Mr Camp said: "When we took him to the chapel piano it really was amazing. He has not spoken since the day we picked him up. "He does not make any sounds but I think I can communicate with him through tiny nods." The man has since written music, which has been verified as genuine.

Mr Camp added: "It is extraordinary. The first time we took him down to the piano he played for several hours, non-stop."

Several lines of inquiry have been followed, and the hospital brought in interpreters to see if the mystery patient was from Eastern Europe. He is now being held in a secure mental health unit in north Kent while an assessment is carried out. Mr Camp said he was "extremely distressed" and may have suffered a trauma.

'Very frightened'

Karen Dorey-Rees, adult mental health manager for the West Kent NHS and Social Care Trust, said the mystery man was very vulnerable. "He is not talking at all, he is very frightened," she said.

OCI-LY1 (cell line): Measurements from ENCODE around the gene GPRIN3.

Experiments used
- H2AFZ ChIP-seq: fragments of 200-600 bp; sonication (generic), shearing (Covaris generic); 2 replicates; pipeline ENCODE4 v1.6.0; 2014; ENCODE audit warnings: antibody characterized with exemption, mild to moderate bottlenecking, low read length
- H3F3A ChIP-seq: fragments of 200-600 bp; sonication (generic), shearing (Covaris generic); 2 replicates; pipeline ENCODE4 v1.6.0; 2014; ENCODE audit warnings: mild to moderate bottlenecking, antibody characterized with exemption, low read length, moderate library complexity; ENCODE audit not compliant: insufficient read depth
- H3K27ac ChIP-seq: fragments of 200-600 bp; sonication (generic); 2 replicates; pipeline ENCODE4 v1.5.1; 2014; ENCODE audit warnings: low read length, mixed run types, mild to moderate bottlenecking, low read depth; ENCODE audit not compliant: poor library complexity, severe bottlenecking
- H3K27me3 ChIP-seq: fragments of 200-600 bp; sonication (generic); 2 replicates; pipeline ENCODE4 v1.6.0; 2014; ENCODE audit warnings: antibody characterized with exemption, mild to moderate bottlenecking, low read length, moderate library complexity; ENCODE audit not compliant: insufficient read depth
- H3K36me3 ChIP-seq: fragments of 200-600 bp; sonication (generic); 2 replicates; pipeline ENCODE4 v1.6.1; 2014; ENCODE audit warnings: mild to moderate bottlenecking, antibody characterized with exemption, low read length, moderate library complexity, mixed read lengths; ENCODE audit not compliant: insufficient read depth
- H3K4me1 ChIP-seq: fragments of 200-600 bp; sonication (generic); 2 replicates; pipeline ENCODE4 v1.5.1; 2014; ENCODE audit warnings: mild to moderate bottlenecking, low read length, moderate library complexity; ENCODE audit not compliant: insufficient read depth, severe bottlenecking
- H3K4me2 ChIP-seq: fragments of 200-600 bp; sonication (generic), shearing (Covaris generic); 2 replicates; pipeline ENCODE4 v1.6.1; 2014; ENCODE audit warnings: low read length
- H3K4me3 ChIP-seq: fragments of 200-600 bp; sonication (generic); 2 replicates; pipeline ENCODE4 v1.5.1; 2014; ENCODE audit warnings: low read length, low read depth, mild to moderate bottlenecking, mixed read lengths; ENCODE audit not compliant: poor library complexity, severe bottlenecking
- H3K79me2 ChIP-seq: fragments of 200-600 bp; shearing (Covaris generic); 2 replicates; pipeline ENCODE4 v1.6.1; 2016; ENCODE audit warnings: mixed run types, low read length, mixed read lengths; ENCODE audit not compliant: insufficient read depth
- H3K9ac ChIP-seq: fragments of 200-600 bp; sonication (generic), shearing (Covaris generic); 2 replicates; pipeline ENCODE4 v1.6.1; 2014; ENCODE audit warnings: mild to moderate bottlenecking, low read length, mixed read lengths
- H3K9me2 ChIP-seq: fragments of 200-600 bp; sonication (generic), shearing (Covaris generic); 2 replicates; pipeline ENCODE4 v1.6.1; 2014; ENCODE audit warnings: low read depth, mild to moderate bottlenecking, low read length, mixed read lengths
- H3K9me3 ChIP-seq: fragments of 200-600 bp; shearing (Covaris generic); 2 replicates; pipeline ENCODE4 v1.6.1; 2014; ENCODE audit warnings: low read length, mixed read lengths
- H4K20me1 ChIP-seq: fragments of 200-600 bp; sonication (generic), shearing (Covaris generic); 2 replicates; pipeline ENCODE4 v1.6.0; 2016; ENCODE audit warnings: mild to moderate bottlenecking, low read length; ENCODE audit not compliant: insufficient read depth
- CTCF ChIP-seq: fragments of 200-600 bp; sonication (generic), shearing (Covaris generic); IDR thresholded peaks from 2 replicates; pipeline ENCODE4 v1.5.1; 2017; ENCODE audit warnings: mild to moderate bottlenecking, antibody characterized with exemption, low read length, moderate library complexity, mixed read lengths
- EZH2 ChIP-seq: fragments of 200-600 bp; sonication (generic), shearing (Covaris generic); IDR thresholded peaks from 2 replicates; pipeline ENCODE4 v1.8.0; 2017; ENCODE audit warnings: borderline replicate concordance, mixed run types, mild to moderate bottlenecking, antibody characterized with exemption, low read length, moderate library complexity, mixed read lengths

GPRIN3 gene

"We are aware that he is a very vulnerable man and we would be putting him in a dangerous situation if we let him go." She said that the labels had been removed from every item of clothing the man was wearing when he was found on The Broadway in Minster, Sheerness.

The case has drawn comparisons with the 1996 film Shine which depicts the story of acclaimed pianist David Helfgott who suffered a nervous breakdown. Ms Dorey-Rees was unable to say what music he had played.

"Nobody was skilled enough to recognise the music, they just knew it was classical music and he played very well." Anyone who has information about The Piano Man is urged to call the National Missing Persons Helpline on 0500 700700 .

I once heard an NPR report on prescription drug abuse among orchestra people. They spoke with a few who made it clear that it auditioning and performing is so unbelieveably stressfull. I hope if this guy suffers from mental illness that he can let go of that stress and work on taking care of his mental health.